Understanding Conjugate Acids in Acid-Base Reactions

In summary, the conversation is discussing the correct answer to a question about conjugate acids, specifically the form of bicarbonate when it accepts a proton. The correct answer is H2CO3, but there was some confusion over a similar question that involved mixing bicarbonate with water and producing carbon dioxide. The conversation also mentions a debate over the acid characteristics of hydrogen carbonate.
  • #1
apchemstudent
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I'm guessing the answer is a). I found a similar problem except if the bicarbonate was mixed with water instead. And the selections were:
H3O(+), OH(-), CO3(2-), H2CO3

I think the answer to that question would be H2CO3 since it's asking for the conjugate acid which will be the form of bicarbonate when it accepts a proton.

However, in the attachment, that question is asking for the conjugate acid when it is mixed in an acid. So water and carbon dioxide will be produced. and water is the one that accepts the proton.

Am i correct? thanks.
 

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  • #2
your right, it is diprotic acid, E. In this case hydrogen carbonate acts as a base...despite the fact that it also has acid characteristics.

We recently had a fairly lengthy debate over a matter related to this issue, one which still has not been resolved...I aim to resolve it soon.
 
  • #3


Yes, you are correct. In the attachment, the reaction is asking for the conjugate acid when bicarbonate is mixed in an acid. In this case, water will act as the base and accept a proton from the acid, producing carbonic acid (H2CO3) as the conjugate acid. So the correct answer would be H2CO3.
 

Related to Understanding Conjugate Acids in Acid-Base Reactions

1. What is a conjugate acid in an acid-base reaction?

A conjugate acid is the species that is formed when a base accepts a proton (H+) from an acid. It is the product of the acid-base reaction and is always one unit higher in the pH scale than the original base.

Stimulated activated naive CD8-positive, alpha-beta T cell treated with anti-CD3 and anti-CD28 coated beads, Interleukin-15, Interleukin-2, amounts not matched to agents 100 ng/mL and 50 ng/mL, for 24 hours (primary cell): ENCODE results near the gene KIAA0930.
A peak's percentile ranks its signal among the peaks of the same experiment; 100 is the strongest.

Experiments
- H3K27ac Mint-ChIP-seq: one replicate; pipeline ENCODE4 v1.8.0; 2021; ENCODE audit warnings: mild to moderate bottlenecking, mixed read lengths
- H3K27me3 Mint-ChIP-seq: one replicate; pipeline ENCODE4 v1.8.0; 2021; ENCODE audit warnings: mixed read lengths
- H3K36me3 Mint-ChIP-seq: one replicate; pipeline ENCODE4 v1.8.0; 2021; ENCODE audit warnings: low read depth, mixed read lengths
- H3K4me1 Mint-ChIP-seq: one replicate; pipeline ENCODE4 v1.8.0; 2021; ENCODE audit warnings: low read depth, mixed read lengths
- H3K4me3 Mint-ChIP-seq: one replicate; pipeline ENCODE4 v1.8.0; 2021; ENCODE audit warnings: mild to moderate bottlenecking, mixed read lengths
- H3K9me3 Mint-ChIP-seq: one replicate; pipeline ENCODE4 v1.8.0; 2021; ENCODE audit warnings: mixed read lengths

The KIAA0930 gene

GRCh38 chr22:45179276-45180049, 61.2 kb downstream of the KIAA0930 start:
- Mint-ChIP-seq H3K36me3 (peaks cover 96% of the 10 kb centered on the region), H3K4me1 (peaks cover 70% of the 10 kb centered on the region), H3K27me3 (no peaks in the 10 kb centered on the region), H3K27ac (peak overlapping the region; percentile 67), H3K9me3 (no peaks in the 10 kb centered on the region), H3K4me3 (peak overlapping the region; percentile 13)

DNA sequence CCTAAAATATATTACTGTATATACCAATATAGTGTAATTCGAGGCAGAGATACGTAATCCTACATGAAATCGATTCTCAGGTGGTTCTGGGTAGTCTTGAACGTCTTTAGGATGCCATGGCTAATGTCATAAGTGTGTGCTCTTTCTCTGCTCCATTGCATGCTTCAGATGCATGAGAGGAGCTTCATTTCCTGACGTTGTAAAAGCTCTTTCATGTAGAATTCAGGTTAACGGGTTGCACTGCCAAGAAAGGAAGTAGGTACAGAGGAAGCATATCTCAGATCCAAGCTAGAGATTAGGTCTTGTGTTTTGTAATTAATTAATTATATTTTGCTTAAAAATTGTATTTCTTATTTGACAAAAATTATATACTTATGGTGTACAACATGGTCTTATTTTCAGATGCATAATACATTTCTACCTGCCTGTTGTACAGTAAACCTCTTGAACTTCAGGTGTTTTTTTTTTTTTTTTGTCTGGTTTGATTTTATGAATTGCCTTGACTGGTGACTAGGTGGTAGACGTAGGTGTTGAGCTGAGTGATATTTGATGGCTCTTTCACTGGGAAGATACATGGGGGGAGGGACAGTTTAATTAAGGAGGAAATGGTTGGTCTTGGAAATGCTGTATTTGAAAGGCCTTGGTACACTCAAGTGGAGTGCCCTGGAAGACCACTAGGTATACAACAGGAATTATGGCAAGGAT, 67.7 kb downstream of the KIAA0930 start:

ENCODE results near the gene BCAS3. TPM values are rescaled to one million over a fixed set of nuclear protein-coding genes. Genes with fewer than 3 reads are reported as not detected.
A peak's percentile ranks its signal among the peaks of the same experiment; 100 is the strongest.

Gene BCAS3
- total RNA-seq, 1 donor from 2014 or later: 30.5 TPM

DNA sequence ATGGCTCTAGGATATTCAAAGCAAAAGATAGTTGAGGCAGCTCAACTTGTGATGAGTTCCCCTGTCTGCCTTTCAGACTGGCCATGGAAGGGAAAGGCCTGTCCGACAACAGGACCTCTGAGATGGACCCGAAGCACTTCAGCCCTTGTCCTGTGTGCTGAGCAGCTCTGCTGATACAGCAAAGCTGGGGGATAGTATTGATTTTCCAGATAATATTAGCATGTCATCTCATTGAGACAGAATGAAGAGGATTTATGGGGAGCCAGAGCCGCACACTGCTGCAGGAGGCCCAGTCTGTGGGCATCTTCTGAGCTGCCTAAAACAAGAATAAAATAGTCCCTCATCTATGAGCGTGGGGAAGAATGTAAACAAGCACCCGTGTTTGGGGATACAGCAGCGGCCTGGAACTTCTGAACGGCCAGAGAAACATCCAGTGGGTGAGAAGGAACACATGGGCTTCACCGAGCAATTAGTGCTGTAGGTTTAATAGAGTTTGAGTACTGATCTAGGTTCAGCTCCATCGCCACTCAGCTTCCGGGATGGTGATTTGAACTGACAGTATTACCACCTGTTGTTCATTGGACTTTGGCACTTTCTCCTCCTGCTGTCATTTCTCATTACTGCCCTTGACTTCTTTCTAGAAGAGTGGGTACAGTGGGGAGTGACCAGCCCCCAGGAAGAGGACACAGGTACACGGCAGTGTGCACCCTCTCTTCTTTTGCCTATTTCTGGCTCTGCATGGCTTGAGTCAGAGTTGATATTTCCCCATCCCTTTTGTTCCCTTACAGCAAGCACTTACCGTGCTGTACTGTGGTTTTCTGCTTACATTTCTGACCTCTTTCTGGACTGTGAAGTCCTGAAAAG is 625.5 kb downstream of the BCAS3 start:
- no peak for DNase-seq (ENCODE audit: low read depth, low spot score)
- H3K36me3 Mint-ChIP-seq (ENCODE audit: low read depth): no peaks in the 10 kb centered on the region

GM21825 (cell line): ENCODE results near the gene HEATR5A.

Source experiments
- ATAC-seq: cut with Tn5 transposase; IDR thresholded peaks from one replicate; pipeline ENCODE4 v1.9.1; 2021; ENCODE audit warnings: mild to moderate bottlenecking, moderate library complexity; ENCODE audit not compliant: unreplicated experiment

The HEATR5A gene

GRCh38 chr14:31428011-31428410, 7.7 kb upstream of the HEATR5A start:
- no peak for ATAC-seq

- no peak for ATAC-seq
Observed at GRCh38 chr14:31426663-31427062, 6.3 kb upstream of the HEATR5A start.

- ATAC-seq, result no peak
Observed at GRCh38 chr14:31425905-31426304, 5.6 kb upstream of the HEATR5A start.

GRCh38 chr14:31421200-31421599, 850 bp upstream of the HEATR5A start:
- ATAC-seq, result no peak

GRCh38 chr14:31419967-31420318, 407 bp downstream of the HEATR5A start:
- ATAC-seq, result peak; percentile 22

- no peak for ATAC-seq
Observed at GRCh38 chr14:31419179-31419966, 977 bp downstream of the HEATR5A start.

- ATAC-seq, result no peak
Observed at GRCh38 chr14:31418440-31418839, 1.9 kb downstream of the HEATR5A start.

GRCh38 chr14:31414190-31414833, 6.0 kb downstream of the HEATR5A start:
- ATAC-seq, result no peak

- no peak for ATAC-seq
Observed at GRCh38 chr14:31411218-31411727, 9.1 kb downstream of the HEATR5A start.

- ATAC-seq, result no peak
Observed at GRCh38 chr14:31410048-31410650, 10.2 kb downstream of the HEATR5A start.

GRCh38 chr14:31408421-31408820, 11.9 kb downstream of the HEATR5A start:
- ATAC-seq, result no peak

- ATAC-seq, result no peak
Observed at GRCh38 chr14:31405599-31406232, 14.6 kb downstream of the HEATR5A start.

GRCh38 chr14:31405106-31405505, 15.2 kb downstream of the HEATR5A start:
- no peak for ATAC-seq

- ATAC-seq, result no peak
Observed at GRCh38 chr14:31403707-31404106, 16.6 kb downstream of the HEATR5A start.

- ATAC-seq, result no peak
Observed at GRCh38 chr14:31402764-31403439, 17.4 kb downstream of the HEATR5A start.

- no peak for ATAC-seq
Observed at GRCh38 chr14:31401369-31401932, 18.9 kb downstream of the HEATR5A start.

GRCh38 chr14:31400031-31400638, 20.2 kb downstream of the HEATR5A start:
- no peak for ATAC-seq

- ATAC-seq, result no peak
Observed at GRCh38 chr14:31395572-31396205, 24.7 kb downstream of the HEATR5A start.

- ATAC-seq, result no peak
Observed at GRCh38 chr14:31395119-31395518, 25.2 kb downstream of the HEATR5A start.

2. How are conjugate acids and bases related?

Conjugate acids and bases are related through the transfer of a proton (H+) in an acid-base reaction. The original base becomes the conjugate acid, and the original acid becomes the conjugate base.

3. What is the difference between a strong acid and a weak acid in terms of conjugate acids?

A strong acid has a weak conjugate acid, meaning that it readily donates a proton and does not have a strong tendency to reacquire it. A weak acid, on the other hand, has a strong conjugate acid that does have a strong tendency to reacquire a proton.

4. How do I determine the strength of a conjugate acid?

The strength of a conjugate acid can be determined by looking at the strength of its parent acid. If the parent acid is strong, the conjugate acid will be weak and vice versa. The strength of an acid can also be determined by its Ka value, with a higher Ka indicating a stronger acid.

5. Can a species be both an acid and a conjugate acid?

Yes, a species can be both an acid and a conjugate acid. This occurs when an acid donates a proton to a base, becoming a conjugate base, but then accepts a proton from another base, becoming a conjugate acid again. This can continue in a cycle, with the species acting as both an acid and a conjugate acid multiple times.

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